Is Porn Viewing Becoming a Problem? Six Questions to Ask Yourself

As a generation of people who never knew a world without the Internet become firmly entrenched in their 21st century jobs, we’re just starting to see fallout from the first couple of decades of having the world at the end of our fingertips.

Sure, we no longer need to visit a library, video store or travel agent since these services are now just a click, instead of a car ride, away. But, to obtain and view pornography, the days of sketchy XXX theaters, scuzzy adult bookstores and mail order are now just a click away.

This is not a good development. Statistics regarding the use of pornography have not only exploded in recent years, but so have the documented cases of pornography addiction.

I was lucky in that I had the resources to seek treatment at an inpatient rehabilitation facility and that was where I learned that women can also be porn addicts. Despite reading similar statistics that suggest the ratio of female-to-male porn addicts is 1-to-5, Of the 15 people in my program, only one was a woman. She told me in conversation that while it’s shameful and embarrassing for a man to seek help, it is downright unacceptable for most women to even admit to viewing porn where she came from. How can you get help if you can’t tell anybody you’ve got a problem?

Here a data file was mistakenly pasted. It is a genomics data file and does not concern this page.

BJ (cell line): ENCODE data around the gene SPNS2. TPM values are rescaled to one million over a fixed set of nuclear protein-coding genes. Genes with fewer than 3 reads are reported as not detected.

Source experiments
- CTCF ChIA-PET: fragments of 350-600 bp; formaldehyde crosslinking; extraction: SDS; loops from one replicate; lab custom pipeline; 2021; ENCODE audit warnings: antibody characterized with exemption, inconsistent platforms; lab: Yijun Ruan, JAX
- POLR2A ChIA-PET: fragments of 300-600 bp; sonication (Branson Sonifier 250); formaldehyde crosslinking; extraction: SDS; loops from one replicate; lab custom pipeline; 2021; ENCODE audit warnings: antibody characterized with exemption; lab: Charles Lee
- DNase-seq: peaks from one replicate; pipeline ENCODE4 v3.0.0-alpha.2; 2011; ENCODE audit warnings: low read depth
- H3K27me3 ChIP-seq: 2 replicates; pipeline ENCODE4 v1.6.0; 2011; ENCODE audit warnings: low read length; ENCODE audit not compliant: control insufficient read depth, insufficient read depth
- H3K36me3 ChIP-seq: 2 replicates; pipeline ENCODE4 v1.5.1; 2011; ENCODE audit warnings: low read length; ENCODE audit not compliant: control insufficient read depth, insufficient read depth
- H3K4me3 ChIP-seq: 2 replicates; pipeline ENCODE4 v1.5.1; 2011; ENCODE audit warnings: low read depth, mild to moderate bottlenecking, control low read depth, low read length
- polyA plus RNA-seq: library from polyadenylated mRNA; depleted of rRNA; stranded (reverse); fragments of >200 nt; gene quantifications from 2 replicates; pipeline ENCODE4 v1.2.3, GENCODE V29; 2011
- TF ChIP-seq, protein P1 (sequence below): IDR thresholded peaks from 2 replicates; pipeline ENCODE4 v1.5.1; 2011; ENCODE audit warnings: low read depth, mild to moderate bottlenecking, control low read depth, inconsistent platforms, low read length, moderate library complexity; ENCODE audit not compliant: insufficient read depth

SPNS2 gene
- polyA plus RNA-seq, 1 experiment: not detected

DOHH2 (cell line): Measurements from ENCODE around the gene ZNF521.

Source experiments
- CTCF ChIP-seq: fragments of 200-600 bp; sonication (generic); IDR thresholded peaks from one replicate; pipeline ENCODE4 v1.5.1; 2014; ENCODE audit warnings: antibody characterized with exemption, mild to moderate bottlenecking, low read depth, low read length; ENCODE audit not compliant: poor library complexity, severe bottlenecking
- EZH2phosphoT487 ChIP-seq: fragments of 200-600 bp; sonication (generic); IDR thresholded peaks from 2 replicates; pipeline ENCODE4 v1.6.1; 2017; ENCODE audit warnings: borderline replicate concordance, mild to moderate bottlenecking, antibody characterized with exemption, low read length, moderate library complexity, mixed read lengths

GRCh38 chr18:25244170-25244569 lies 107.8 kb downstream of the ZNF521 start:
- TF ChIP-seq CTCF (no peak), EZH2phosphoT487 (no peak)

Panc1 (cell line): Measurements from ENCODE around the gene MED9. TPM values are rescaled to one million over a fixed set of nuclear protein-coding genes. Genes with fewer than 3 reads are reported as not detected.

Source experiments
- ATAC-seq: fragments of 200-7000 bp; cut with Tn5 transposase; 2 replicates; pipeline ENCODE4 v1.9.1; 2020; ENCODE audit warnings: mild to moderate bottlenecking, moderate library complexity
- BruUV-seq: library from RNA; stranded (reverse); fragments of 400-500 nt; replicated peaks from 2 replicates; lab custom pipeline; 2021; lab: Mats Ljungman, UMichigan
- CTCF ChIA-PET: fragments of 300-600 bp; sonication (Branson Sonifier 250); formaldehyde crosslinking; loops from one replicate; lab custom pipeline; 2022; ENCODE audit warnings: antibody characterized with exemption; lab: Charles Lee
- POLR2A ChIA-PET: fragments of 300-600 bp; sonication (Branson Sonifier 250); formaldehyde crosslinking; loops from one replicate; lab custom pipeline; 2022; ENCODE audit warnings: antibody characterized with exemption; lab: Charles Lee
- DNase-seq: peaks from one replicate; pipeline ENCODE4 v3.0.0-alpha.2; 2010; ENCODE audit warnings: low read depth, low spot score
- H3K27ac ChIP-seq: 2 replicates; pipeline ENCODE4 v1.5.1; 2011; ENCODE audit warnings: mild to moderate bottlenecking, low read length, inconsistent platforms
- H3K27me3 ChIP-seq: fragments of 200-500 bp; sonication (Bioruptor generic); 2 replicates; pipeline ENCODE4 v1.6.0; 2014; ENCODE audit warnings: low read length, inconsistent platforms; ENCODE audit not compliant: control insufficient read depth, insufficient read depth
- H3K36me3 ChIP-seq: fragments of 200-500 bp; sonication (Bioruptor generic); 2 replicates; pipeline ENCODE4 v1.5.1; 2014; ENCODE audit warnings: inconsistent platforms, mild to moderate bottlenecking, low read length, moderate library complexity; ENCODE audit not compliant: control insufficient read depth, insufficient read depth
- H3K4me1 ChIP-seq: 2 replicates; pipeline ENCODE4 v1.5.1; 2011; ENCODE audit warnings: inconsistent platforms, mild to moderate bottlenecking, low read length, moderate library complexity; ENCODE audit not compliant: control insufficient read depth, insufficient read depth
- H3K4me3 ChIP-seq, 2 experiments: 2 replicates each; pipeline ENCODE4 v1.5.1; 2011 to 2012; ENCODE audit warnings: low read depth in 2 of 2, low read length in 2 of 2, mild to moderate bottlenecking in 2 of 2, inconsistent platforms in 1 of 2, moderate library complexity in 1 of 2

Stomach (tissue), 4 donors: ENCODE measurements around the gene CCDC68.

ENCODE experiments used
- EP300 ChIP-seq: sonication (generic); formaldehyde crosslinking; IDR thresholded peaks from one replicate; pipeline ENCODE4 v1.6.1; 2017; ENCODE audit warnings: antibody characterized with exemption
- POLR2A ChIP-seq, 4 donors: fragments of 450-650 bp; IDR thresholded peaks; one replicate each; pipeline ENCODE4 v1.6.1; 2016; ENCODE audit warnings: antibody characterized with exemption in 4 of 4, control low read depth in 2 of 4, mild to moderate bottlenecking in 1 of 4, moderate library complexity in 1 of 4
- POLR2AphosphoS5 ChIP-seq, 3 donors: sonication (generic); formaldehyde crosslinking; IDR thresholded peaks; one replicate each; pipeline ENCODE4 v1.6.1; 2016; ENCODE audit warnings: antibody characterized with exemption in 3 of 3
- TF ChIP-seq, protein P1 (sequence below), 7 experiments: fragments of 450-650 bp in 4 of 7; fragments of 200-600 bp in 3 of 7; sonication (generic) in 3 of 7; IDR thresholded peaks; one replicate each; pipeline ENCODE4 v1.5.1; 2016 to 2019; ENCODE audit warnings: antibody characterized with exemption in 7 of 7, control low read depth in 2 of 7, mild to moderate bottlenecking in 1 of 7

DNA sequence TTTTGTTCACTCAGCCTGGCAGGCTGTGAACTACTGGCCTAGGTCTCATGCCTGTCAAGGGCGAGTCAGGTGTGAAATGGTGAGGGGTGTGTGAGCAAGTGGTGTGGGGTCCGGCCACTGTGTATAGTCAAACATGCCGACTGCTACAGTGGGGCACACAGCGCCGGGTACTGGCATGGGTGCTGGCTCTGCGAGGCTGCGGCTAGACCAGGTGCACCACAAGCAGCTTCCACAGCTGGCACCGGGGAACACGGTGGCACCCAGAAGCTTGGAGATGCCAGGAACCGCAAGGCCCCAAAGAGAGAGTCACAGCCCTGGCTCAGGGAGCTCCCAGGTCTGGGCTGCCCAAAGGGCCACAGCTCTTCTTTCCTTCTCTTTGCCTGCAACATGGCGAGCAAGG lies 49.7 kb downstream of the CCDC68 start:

Most people who view pornography neither develop an addiction nor break the law, but for many who end up with a problem, like I did, it often isn’t recognizable until it’s too late.

Have you been wondering if your porn consumption is starting to become an addiction? Here are several questions worth considering as you reach your conclusion:

 

How much time am I spending with porn? There’s nothing inherently wrong with using visual aids to enhance masturbation, but when you’re watching three, four or more hours of porn daily, it’s gone beyond a simple self-pleasuring tool. How many photos, film clips or websites must you visit to be satisfied? Has this number grown over time? Do you find that you’d rather watch porn than do other things you once found pleasurable? When your duration of use continues to escalate and that time is replacing experiences that once brought you pleasure, it should be a red flag. Porn is quickly climbing the list of priorities in your life.